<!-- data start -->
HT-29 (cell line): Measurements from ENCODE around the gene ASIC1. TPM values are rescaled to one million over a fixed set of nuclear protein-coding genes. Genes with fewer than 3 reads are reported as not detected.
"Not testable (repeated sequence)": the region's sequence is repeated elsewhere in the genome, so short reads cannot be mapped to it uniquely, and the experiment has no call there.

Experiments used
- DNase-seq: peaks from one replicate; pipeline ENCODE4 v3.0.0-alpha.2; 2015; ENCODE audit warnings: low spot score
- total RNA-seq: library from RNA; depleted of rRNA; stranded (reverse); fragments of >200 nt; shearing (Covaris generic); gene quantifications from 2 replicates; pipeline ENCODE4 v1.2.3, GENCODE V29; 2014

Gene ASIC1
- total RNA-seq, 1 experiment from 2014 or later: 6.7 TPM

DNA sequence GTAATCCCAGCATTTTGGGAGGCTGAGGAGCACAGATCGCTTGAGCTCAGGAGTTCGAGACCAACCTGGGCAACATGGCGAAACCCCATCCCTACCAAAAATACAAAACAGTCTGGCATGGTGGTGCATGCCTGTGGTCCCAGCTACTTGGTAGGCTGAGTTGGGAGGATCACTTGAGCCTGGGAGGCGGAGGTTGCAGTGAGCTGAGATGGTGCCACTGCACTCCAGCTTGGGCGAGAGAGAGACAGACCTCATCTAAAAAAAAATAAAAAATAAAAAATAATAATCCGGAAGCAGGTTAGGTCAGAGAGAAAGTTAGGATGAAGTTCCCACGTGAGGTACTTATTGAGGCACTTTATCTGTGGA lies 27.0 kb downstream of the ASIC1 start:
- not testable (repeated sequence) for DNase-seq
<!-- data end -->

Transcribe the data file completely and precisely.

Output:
HT-29 (cell line): Measurements from ENCODE around the gene ASIC1. TPM values are rescaled to one million over a fixed set of nuclear protein-coding genes. Genes with fewer than 3 reads are reported as not detected.
"Not testable (repeated sequence)": the region's sequence is repeated elsewhere in the genome, so short reads cannot be mapped to it uniquely, and the experiment has no call there.

Experiments used
- DNase-seq: peaks from one replicate; pipeline ENCODE4 v3.0.0-alpha.2; 2015; ENCODE audit warnings: low spot score
- total RNA-seq: library from RNA; depleted of rRNA; stranded (reverse); fragments of >200 nt; shearing (Covaris generic); gene quantifications from 2 replicates; pipeline ENCODE4 v1.2.3, GENCODE V29; 2014

Gene ASIC1
- total RNA-seq, 1 experiment from 2014 or later: 6.7 TPM

DNA sequence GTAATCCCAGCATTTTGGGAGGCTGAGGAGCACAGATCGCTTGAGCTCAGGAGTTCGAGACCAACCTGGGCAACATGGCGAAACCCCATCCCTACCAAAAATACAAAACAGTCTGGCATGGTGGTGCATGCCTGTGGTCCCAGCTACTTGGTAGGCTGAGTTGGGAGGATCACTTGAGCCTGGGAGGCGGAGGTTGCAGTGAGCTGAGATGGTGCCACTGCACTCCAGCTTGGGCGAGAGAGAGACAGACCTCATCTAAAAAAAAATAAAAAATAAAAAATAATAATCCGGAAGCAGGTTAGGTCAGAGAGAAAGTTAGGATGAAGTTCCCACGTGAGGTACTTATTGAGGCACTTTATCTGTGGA lies 27.0 kb downstream of the ASIC1 start:
- not testable (repeated sequence) for DNase-seq